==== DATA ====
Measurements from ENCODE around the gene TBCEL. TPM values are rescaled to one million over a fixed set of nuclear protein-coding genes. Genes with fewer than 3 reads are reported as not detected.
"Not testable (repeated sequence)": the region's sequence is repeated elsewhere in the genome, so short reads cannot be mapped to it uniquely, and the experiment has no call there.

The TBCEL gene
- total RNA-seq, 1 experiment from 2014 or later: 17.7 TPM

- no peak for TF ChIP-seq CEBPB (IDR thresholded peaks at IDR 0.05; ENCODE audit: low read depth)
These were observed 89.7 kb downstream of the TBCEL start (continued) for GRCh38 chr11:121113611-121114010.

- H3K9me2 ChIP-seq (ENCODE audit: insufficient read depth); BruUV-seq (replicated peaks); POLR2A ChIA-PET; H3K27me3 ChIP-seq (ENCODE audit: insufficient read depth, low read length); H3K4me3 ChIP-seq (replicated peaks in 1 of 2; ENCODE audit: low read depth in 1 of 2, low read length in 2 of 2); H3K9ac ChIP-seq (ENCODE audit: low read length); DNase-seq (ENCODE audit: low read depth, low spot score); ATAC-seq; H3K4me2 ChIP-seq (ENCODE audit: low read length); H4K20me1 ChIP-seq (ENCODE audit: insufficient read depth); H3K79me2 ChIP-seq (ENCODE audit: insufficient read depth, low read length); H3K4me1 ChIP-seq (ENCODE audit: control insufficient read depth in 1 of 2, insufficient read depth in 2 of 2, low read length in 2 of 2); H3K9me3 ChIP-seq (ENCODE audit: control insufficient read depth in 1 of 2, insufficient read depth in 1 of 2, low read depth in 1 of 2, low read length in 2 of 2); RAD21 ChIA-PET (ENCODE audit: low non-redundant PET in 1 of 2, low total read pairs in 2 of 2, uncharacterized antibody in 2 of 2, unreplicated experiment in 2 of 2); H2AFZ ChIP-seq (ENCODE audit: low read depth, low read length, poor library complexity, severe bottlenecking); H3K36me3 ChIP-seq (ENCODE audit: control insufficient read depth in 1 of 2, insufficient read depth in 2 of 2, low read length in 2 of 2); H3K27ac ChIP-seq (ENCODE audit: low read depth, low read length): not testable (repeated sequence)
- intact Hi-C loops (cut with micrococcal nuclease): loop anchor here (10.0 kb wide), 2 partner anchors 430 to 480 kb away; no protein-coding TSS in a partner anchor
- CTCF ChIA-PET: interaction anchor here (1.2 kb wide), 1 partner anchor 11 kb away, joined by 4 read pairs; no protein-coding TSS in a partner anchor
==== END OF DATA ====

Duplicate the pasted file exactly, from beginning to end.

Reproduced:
Measurements from ENCODE around the gene TBCEL. TPM values are rescaled to one million over a fixed set of nuclear protein-coding genes. Genes with fewer than 3 reads are reported as not detected.
"Not testable (repeated sequence)": the region's sequence is repeated elsewhere in the genome, so short reads cannot be mapped to it uniquely, and the experiment has no call there.

The TBCEL gene
- total RNA-seq, 1 experiment from 2014 or later: 17.7 TPM

- no peak for TF ChIP-seq CEBPB (IDR thresholded peaks at IDR 0.05; ENCODE audit: low read depth)
These were observed 89.7 kb downstream of the TBCEL start (continued) for GRCh38 chr11:121113611-121114010.

- H3K9me2 ChIP-seq (ENCODE audit: insufficient read depth); BruUV-seq (replicated peaks); POLR2A ChIA-PET; H3K27me3 ChIP-seq (ENCODE audit: insufficient read depth, low read length); H3K4me3 ChIP-seq (replicated peaks in 1 of 2; ENCODE audit: low read depth in 1 of 2, low read length in 2 of 2); H3K9ac ChIP-seq (ENCODE audit: low read length); DNase-seq (ENCODE audit: low read depth, low spot score); ATAC-seq; H3K4me2 ChIP-seq (ENCODE audit: low read length); H4K20me1 ChIP-seq (ENCODE audit: insufficient read depth); H3K79me2 ChIP-seq (ENCODE audit: insufficient read depth, low read length); H3K4me1 ChIP-seq (ENCODE audit: control insufficient read depth in 1 of 2, insufficient read depth in 2 of 2, low read length in 2 of 2); H3K9me3 ChIP-seq (ENCODE audit: control insufficient read depth in 1 of 2, insufficient read depth in 1 of 2, low read depth in 1 of 2, low read length in 2 of 2); RAD21 ChIA-PET (ENCODE audit: low non-redundant PET in 1 of 2, low total read pairs in 2 of 2, uncharacterized antibody in 2 of 2, unreplicated experiment in 2 of 2); H2AFZ ChIP-seq (ENCODE audit: low read depth, low read length, poor library complexity, severe bottlenecking); H3K36me3 ChIP-seq (ENCODE audit: control insufficient read depth in 1 of 2, insufficient read depth in 2 of 2, low read length in 2 of 2); H3K27ac ChIP-seq (ENCODE audit: low read depth, low read length): not testable (repeated sequence)
- intact Hi-C loops (cut with micrococcal nuclease): loop anchor here (10.0 kb wide), 2 partner anchors 430 to 480 kb away; no protein-coding TSS in a partner anchor
- CTCF ChIA-PET: interaction anchor here (1.2 kb wide), 1 partner anchor 11 kb away, joined by 4 read pairs; no protein-coding TSS in a partner anchor